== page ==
That’s a question I asked myself for a long time. After I told my mother about my father sexuallyabusing me, it would be a long time before I would talk about it again. I didn’t say, it would be a long time before I thought about it again — just a long time before I would talk about it again. And there would be good reason for that — or so I thought. I was sort of under the delusion that if I talked about it one of two things would happen: I would be labeled _____ (fill in the blank with any number of negative or pejorative comments), or it would, simply by bringing it up, happen again.
So, though always ignored, why attempt to contact him over the years? Why write and send him a letter (nearly five years ago), now. And why post it online when he refused to accept the registered letter? Why the desire to tell on him then — and still?
I believe that when a man continually abuses a little girl, he must face the consequences (legal, moral, societal, etc.). And, yes, I want to add, I am a born again Christian… redeemed by the blood of Jesus. And, yes, vengeance does belong to the Lord. —-Just wanted to be very clear on this.
I think I, like many I’ve talked to and/or corresponded with, finally had the courage to stand up and say: What you did was wrong. What you did forever crippled ways I see, think, do things… destroyed part of my life. And… finally, I mustered the strength and courage to stand up to you. And… I can contradict you. That wasn’t “our little secret.” That was your big lie.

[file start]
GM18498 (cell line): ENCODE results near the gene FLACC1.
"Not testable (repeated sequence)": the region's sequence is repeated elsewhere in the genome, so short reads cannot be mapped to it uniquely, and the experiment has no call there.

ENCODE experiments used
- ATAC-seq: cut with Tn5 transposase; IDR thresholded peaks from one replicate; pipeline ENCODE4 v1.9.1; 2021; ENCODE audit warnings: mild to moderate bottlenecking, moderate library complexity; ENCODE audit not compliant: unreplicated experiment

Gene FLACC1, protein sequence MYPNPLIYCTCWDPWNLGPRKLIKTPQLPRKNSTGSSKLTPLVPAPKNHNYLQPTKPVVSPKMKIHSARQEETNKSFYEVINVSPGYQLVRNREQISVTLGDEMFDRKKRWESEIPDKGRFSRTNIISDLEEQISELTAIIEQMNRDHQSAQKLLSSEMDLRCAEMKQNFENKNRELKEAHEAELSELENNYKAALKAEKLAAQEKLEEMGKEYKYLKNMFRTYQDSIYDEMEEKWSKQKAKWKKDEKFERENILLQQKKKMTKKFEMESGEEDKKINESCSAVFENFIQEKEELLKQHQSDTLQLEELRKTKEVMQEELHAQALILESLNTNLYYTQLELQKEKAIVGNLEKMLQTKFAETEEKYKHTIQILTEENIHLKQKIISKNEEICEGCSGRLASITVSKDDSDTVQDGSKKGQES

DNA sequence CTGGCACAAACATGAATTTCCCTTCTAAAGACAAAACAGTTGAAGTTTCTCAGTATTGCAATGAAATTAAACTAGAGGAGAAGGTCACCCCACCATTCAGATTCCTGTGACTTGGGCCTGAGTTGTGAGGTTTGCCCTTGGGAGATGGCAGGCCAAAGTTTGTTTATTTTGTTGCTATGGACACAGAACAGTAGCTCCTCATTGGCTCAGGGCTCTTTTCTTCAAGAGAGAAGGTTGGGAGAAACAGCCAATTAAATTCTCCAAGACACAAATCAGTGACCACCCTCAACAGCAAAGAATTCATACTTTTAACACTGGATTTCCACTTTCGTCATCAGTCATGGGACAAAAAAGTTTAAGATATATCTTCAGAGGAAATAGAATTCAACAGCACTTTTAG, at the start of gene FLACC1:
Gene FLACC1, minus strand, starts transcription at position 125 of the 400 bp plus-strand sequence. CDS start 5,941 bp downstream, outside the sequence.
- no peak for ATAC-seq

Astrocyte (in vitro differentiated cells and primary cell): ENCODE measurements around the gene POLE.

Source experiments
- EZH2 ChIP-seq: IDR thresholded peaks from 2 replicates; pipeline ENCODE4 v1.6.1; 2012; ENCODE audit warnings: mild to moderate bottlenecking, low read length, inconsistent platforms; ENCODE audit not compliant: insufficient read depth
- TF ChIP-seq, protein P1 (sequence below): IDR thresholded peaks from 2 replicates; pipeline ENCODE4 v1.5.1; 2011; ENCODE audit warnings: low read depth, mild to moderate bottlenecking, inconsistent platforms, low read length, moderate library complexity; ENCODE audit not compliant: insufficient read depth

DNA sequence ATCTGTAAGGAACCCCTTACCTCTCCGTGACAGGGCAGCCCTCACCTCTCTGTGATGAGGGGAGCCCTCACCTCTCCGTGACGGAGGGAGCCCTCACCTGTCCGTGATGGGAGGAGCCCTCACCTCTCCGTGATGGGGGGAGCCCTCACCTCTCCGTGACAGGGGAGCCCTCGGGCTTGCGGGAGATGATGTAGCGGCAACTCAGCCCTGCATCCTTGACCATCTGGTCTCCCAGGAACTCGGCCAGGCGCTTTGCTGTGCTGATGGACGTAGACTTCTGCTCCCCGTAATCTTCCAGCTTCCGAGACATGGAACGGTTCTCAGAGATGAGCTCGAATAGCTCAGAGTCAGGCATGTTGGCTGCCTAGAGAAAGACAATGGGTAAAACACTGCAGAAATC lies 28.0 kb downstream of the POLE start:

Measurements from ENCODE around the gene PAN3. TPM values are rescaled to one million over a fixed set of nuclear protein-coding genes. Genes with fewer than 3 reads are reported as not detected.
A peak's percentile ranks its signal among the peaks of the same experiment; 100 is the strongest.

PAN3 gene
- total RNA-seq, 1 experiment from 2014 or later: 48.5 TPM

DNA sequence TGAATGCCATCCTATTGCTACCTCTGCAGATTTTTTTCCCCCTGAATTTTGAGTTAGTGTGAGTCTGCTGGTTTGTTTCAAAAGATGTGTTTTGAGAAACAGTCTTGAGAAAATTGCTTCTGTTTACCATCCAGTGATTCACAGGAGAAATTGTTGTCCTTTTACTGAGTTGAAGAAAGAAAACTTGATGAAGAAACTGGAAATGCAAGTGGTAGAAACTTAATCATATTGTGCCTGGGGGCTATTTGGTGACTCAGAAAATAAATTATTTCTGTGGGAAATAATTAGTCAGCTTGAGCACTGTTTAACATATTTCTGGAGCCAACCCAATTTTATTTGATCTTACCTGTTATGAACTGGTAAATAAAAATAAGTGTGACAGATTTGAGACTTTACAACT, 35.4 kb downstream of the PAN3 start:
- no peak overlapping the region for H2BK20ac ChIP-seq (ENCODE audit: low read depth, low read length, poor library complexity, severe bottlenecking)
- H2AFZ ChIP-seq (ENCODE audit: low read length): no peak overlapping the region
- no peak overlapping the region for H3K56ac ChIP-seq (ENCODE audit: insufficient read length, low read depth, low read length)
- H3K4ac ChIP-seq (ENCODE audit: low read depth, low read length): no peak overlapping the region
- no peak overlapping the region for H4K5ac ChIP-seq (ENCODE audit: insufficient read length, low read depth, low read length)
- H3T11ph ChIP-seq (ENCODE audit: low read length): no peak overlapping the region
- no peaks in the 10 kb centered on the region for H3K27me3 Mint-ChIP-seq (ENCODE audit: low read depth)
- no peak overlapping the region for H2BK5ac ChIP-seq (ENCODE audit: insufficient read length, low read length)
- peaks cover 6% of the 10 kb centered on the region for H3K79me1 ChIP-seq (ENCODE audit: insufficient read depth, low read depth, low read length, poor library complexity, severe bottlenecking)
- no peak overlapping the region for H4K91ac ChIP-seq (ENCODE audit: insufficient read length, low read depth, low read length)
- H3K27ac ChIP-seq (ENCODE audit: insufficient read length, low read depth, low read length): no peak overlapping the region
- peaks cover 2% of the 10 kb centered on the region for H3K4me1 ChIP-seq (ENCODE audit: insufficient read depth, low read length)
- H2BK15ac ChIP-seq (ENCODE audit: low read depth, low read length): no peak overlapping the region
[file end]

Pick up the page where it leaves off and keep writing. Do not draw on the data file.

Drumming the phrase into my mind over and over again: “Let’s not tell anyone about this… ” Well, no. No more. And so… finally I had the courage to TELL. Somehow just telling my mom (who *fully* believed me, did and does stand by me), just telling her only solved part of my problem.
That was actually (though it took three years of abuse to finally muster the courage to tell her what was going on), the easy part. The hard part wouldn’t be tackled for many, many years. Finally gathering the courage to stand up to — and then to act on that decision to face — an abuser is the hardest part. Telling someone — simply eases or spreads the pain and fear a bit. Facing the abuser is terrifying. At least for me (and for the many who’ve written or talked with me through the years).
Telling my story has been sort of cathartic — and retelling it makes it easier to bear. All through this, I want to assure you, dear reader, that I didn’t face the worst treatment, abuse, trial, yada, yada, yada. It was/has been, however, my worst ongoing experience. I say this bcz it’s a ploy of the enemy to say: well, heck, you didn’t go through what so ‘n so went through — so kwitcherwhinin’. A sexuallyabused girl/woman sort of dies a little more with every thought like that. She wrestles with the emotions, the fear, the broken way she deals with relationships and she still can’t make sense of it all. Then when faced with the condemnation that she should just buck up and deal with it… well, she can’t — not easily, anyway.
She can’t bcz she knows deep down she must tell on him. It’s only one part, or the first step, when she tells of being sexuallyabused.
She keeps knowing that one day… someday… she is going to tell on him. And she’s going to let him know that the little secret ISN’T. Anymore.Pin It